World Ship Society - Marine News

Article: ‘Historian on course for 16th book’, words by Chris Harby

Rutland Times and Stamford Mercury, March 2021

Every reader will get something from this book which provokes interest; for me it was the chapter on Military Elizabethans, the men who fought on land and sea.
The text is complemented with some appropriate illustrations and a brief bibliography.
We commend this book as one to settle down with and enjoy.

Read the full review here

Clash of Steel

It is a great read and one that would be useful for any wargammers looking to fight the sea battles of the period.

Read the full review here

Medieval Sword School

Click here to watch video review

Bru Ships Youtube Channel

I really enjoyed this book! Of all the British monarchs, I probably know the most about Elizabeth I, but I definitely don't know much about her. Her "sea dogs" was so fun to learn about!... This was so full of personal accounts and military records, that it really brought life to the stories and people involved. Loved the variety of sources used!

NetGalley, Brittany Jenkins

I thoroughly enjoyed diving into the depths of the adventures of these men, their successes and failures and learning why some of them are still well known names today. I have learnt alot, not just about the men involved but also the development of ships, the Royal Navy and why Elizabeth’s Sea Dogs were feared by their enemies.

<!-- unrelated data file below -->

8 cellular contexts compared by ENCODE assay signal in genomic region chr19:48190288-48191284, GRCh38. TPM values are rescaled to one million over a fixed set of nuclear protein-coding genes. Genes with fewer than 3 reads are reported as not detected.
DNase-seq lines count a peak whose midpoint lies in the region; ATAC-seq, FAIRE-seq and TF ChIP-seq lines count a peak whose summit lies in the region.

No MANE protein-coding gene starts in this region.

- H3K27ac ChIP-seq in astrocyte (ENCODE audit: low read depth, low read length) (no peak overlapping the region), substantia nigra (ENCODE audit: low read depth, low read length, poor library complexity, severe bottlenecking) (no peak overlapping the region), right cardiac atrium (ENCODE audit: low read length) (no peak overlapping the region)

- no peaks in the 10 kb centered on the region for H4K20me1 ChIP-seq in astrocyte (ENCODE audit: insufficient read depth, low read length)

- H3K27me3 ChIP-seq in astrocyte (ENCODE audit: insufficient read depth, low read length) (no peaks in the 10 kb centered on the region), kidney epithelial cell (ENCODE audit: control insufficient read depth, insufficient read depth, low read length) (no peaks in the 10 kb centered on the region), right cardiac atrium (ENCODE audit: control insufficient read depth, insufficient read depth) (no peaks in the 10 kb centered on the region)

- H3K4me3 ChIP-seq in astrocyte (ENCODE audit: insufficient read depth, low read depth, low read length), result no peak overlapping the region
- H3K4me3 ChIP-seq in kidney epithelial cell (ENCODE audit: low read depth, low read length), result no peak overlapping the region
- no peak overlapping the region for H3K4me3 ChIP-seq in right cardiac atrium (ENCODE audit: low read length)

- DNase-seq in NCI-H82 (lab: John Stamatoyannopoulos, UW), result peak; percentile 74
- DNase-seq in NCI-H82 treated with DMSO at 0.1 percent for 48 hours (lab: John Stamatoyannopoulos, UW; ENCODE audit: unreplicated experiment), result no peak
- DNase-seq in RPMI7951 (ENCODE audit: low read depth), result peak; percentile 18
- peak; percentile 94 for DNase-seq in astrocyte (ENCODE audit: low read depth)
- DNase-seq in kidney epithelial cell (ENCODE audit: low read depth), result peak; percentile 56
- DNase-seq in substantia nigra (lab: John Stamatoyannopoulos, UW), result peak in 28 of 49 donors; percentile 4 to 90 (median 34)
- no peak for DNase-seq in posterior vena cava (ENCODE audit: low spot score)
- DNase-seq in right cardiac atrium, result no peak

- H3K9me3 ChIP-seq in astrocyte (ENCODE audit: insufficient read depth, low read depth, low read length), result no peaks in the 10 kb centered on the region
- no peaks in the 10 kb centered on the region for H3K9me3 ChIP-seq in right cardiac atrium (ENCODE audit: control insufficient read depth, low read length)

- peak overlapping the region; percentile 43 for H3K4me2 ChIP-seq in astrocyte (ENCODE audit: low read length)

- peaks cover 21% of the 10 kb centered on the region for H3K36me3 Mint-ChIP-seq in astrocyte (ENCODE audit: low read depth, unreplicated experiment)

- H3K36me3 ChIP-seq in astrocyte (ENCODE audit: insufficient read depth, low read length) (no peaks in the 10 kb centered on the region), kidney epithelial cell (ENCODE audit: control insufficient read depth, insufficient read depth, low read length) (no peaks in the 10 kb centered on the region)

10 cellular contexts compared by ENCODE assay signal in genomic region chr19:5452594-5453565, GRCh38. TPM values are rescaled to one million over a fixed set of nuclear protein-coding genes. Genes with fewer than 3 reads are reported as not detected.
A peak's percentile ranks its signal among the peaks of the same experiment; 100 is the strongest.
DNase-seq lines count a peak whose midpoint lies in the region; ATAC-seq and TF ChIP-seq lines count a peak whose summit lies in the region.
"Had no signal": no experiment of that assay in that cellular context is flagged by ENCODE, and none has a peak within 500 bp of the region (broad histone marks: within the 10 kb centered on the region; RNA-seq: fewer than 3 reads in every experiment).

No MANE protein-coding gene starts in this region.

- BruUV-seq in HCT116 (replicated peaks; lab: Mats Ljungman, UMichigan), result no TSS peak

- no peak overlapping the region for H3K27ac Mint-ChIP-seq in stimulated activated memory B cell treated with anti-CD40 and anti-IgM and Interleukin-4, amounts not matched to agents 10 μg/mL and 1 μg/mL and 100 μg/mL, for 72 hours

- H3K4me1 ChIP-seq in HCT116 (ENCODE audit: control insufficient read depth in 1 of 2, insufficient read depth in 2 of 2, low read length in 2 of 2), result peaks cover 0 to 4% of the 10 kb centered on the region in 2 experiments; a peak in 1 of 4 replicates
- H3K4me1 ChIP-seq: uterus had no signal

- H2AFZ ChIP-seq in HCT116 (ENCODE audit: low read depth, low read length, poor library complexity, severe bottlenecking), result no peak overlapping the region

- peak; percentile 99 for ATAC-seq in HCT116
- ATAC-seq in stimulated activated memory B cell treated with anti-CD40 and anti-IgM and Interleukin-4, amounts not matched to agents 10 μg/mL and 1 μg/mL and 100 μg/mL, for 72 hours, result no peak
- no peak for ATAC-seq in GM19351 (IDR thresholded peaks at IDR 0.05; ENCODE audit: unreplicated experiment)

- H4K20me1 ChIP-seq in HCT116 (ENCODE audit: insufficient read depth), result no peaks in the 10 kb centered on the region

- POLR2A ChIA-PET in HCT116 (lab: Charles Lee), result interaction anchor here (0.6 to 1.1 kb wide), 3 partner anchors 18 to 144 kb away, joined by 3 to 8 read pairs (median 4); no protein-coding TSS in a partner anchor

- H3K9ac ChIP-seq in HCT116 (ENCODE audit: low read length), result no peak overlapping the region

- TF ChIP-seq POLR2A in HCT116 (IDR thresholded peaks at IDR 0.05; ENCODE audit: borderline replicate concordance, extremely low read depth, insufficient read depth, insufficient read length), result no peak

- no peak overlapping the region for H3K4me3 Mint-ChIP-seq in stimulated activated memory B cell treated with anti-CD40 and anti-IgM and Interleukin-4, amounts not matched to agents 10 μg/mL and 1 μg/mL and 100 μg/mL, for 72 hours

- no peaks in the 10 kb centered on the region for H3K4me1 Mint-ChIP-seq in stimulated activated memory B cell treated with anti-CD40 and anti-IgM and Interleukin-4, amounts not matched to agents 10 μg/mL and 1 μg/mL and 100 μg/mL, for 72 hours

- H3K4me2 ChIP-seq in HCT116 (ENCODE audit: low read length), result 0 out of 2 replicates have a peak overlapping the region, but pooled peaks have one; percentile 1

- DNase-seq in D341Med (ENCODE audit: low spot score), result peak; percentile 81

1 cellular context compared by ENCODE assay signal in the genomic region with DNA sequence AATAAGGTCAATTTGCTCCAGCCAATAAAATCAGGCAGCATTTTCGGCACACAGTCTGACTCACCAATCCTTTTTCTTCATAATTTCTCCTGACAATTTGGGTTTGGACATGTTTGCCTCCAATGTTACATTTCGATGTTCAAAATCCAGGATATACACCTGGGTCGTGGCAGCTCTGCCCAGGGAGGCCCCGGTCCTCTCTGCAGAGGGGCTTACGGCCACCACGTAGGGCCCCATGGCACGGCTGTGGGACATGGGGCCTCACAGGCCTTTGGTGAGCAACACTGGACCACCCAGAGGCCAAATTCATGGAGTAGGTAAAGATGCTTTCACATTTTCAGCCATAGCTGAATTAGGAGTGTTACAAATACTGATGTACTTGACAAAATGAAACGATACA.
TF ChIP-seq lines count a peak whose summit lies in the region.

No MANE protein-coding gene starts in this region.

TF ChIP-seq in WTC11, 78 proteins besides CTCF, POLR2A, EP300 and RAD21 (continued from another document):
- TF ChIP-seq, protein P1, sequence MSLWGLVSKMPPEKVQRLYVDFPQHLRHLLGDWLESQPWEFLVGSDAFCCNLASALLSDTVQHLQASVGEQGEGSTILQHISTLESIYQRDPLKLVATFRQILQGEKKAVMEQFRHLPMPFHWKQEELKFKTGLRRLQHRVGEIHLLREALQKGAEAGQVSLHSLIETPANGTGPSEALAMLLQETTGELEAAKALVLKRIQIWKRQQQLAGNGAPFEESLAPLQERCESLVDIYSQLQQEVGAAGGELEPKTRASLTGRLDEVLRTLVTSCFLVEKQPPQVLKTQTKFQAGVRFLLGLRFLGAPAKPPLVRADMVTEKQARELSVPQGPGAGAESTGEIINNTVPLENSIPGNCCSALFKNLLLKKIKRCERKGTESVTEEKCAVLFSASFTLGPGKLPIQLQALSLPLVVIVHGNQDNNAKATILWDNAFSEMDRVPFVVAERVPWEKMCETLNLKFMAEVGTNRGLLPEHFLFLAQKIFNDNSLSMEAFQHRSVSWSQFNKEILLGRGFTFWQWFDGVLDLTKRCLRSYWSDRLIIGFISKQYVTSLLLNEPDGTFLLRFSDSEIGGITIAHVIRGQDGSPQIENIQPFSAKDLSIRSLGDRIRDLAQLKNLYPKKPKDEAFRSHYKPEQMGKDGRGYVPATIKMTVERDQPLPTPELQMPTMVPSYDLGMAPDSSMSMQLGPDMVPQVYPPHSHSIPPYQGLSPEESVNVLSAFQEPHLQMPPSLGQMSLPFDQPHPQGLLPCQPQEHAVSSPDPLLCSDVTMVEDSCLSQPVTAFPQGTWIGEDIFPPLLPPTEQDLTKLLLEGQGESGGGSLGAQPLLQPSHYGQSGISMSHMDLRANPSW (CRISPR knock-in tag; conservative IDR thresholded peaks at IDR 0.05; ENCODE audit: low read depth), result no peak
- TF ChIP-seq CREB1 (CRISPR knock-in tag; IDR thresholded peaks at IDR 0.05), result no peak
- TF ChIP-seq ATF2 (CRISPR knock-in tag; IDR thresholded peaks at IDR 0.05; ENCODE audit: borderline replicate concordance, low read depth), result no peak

For anyone with an interest in the Armada, this is fascinating but I would also recommend to anyone with an interest in the Elizabethan era. This book is clearly the result of much research.

The bibliography has provided me with more reading I'll be adding to my list.

NetGalley, Amy McElroy

This was a well written, engaging look at a fascinating period of history. Best does an excellent job of keeping the material detailed without becoming too dry as he explores the nuances of the period, the methods of the Sea Dogs and I thoroughly enjoyed delving into this book.

NetGalley, Rowena Andrews

An interesting read on a turbulent time in England’s history. The stories about the various captains and their adventures were compelling and a great read. I learned quite a bit about this and thoroughly enjoyed this book.

NetGalley, Ron Baumer
 Brian Best

About Brian Best

BRIAN BEST has an honours degree in South African History and is a Fellow of the Royal Geographical Society. He was the founder of the Victoria Cross Society and edited its Journal for many years. Brian also lectures about the Victoria Cross and War Art. He is married and lives in Rutland.

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Anthony Sherley (1565-1633) was one of three brothers from a Sussex gentry family, whose adventures abroad fascinated their contemporaries. Their doings were celebrated and exaggerated in printed pamphlets and a play on the London stage, but are scarcely known today. Anthony was a soldier fighting in France and the Netherlands, and then an unsuccessful privateer, before his patron, the earl of Essex, chose him to lead a group on a mission to Ferrara, which proved abortive. Sherley then undertook on his own initiative to take his followers on a highly risky journey across Turkey to Persia. He hoped…